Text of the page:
G4BB 75: Odds and Evens

Odds and Evens

75.1  Over the years, I have thought about going “back to school”…but as time goes on, that prospect has become less and less likely. There is the outrageous cost of course…but also the simple fact that as you get older, and unless you’re steadfastly a moron, you learn a lot on your own…especially with those subjects you’re really interested in. My concern is what happens if you’re taking a class, and it turns out you know more than your professor…and I recently got a little taste of that, so I know it’s not impossible.

75.2   I was reading a book about a specific aspect of marriage and kinship, written 16 years ago by a professor of anthology at a university you’ve heard of. There’s no need to mention either him or the book by name…suffice to say it is an interesting read, albeit a bit on the longwinded side. Early on, he reviews our basic kinship system, reminding readers that your 1st cousin’s son is your 1st cousin once removed…hence your father’s 1st cousin is also your 1C1R…and in turn your father’s 1st cousin’s son is your 2nd cousin. He explains that for the purposes of the book’s thesis, this is the system that will be used, as indeed it is what’s used in our courts of law.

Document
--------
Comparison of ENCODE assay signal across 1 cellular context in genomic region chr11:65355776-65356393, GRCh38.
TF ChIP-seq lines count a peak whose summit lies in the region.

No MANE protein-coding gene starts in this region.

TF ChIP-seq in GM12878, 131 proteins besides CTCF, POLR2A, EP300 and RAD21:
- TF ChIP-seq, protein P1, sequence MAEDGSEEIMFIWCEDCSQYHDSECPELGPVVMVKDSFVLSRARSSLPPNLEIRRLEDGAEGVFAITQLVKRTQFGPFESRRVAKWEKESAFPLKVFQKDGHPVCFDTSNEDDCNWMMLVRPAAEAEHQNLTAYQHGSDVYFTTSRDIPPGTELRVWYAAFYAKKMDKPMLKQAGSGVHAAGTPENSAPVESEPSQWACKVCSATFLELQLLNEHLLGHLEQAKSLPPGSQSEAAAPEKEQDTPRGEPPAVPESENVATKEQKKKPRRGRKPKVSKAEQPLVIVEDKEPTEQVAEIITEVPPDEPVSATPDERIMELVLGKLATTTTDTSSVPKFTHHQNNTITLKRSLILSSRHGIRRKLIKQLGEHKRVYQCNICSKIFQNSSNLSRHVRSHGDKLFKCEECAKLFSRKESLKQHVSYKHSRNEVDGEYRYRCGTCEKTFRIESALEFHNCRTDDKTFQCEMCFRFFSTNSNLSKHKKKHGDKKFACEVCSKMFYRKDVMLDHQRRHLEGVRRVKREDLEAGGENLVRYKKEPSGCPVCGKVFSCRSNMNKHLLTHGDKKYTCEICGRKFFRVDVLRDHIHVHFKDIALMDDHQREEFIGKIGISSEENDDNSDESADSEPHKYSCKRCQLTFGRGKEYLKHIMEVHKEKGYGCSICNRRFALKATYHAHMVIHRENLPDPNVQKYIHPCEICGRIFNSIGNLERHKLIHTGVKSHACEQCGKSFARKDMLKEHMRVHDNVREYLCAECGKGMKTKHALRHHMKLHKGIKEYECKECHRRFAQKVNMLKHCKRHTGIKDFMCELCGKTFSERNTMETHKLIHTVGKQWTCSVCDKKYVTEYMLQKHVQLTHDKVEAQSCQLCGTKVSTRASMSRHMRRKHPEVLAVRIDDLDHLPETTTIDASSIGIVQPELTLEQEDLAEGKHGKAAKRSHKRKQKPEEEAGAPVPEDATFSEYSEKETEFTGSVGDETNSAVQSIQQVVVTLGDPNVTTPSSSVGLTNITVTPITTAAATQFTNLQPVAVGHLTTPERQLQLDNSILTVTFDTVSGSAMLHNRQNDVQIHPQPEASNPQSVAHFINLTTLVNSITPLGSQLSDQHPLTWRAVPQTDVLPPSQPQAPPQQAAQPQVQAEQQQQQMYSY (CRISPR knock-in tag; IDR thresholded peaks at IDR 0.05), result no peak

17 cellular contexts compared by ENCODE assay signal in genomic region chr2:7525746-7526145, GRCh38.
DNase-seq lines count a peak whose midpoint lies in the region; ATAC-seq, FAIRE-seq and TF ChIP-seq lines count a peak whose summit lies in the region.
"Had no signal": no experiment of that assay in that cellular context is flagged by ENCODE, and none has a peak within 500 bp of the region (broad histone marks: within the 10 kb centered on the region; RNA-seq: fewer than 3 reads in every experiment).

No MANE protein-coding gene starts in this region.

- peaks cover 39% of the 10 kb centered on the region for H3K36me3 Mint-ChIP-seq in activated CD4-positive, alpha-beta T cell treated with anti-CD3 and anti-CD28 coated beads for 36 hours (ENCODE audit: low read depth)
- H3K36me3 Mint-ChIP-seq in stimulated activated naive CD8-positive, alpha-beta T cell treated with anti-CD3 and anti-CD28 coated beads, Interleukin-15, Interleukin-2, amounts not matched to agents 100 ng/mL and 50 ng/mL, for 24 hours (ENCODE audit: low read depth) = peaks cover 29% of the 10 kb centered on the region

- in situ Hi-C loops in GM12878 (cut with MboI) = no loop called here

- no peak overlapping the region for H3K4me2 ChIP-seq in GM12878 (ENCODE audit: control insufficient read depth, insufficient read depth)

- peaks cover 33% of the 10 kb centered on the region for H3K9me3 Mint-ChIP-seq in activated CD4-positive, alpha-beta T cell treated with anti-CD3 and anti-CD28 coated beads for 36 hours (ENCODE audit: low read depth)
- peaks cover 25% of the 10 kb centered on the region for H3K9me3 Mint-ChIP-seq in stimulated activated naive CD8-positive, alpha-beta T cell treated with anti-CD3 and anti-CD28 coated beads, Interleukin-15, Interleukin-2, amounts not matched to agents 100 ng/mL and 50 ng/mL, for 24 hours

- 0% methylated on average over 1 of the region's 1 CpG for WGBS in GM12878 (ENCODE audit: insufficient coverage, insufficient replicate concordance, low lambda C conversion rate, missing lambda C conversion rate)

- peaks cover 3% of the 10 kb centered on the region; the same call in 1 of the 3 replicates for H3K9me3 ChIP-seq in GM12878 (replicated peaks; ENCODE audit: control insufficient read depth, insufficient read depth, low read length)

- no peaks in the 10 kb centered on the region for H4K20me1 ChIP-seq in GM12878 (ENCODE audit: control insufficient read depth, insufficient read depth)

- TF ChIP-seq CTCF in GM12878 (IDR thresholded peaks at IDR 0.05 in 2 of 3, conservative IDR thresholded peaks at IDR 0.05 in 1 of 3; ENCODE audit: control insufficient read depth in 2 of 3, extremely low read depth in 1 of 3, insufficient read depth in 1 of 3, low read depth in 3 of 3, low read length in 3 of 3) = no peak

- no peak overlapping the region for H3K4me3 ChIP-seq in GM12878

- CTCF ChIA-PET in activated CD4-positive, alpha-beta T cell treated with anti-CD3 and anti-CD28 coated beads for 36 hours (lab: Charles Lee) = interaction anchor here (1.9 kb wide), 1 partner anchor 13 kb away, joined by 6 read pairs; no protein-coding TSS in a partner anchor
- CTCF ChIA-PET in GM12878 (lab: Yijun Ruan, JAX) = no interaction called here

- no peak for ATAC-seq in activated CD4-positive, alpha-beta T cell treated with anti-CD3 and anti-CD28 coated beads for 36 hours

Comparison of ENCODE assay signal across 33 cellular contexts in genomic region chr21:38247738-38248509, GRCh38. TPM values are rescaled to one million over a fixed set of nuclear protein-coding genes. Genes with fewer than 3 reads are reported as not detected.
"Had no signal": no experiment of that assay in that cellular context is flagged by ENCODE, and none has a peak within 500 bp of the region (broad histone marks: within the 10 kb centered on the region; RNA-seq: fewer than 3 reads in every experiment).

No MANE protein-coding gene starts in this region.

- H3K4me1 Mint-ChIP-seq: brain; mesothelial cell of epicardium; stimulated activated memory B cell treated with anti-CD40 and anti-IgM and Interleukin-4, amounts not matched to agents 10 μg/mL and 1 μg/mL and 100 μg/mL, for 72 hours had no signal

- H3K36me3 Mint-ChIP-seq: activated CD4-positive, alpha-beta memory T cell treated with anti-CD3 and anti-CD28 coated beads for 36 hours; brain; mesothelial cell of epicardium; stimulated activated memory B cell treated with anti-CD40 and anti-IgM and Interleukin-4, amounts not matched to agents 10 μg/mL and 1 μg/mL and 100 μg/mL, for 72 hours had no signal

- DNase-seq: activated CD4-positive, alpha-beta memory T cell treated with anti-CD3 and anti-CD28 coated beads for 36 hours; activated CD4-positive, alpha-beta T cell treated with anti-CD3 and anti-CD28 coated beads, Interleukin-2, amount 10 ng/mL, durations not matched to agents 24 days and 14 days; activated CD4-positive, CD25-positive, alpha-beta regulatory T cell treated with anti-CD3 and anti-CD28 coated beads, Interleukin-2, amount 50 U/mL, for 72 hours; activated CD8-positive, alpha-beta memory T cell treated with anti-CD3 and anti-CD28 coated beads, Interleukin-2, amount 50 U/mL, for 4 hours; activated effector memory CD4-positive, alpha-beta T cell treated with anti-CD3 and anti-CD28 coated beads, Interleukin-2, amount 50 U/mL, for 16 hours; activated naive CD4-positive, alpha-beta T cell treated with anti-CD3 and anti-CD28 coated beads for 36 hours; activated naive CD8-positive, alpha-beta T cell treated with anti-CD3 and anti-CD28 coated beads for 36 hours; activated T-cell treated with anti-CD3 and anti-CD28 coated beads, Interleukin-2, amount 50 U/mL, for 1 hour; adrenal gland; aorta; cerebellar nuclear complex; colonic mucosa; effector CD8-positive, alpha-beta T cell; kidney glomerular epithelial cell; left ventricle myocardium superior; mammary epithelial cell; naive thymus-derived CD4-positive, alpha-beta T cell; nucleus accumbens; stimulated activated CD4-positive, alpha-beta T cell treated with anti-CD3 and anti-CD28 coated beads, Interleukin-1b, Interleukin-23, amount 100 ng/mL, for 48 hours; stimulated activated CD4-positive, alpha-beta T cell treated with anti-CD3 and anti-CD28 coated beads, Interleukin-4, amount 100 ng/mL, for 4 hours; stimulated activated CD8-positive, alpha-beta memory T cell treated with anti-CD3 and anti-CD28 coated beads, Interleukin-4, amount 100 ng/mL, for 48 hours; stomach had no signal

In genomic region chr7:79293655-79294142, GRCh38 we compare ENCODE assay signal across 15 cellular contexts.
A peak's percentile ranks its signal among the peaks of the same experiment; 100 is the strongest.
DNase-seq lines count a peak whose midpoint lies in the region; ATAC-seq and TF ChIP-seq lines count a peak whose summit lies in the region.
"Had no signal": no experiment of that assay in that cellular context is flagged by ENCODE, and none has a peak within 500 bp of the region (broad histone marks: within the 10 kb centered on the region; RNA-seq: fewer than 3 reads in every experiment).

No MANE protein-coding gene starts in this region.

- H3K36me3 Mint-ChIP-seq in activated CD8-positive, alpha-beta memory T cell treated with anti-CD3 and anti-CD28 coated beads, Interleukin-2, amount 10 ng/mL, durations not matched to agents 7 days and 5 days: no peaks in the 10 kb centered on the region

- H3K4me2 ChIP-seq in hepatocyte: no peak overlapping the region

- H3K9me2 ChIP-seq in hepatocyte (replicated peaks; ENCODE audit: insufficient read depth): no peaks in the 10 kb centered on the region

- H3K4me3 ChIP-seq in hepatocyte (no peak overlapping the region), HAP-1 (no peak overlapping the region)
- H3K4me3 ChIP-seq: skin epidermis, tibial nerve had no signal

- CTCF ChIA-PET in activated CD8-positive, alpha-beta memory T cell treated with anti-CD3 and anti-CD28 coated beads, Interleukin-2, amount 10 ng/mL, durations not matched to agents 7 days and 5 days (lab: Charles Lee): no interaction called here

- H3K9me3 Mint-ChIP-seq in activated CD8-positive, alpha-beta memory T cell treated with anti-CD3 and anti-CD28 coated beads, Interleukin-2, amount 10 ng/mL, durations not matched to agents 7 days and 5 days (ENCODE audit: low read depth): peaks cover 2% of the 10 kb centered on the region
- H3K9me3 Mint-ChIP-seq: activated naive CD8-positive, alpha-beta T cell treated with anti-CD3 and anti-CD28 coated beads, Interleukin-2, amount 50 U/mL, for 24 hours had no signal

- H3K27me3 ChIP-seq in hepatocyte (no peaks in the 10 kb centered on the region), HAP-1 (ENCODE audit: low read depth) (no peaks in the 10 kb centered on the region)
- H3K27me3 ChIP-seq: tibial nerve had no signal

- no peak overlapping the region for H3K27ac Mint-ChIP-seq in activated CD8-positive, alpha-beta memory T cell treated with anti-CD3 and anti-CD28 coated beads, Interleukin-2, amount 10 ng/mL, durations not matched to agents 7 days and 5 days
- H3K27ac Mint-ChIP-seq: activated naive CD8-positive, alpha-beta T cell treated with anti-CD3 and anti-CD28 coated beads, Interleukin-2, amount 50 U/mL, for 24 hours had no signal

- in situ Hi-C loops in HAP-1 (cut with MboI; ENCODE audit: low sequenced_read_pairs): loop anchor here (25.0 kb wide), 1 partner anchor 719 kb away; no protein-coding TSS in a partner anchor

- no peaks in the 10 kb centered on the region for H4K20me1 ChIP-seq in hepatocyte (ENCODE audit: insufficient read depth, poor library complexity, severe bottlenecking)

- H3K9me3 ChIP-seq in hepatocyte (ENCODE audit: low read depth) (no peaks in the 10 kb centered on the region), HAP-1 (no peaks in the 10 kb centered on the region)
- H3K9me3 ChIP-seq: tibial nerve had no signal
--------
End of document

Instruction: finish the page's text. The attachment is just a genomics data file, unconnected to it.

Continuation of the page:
75.3  But he does an interesting thing: the states that while this “official” system is what he will be using, there is in fact another system of kinship terminology in use in the US, that of one’s 1st cousins’ son being one’s 2nd cousin. I found that odd, and emailed him, wondering whether he was being a bit “generous,” affording this common mistake the status of a full-blown system. And to my surprise, he responded, saying that no, he really meant what he said…that he had lived for some time “in the South,” and this alternate system is indeed in common use.

75.4   I was curious to know more…as I always am when I encounter someone who makes the “2nd cousin” mistake. Such a person doesn’t understand our kinship system, nor has much practical use for it, and thus may not, for example, see that based on his meaning of 2nd cousin, his father’s 1st cousin would also be his 2nd cousin. And as to what his father’s 1st cousin’s son would be to him (a “real” 2nd cousin), he is at a loss…perhaps something “removed”?…but he typically doesn’t have the foggiest.

 75.5  Sometimes that person is open to learning how the actual system of kinship works (recalling Chart 127 above)…other times that person has been “right” his whole life and isn’t interested in changing. I don’t generally push, since that would be rude…people are people, after all. But here was a suggestion that behind the common mistake was an actual system, in parallel use to our universally agreed upon one…something I had never encountered, either in theory or in practice. Back in G4BB 36: The Cousiners, I speculated on what such a system might look like, and I’ve reproduced the resulting Chart 128 here…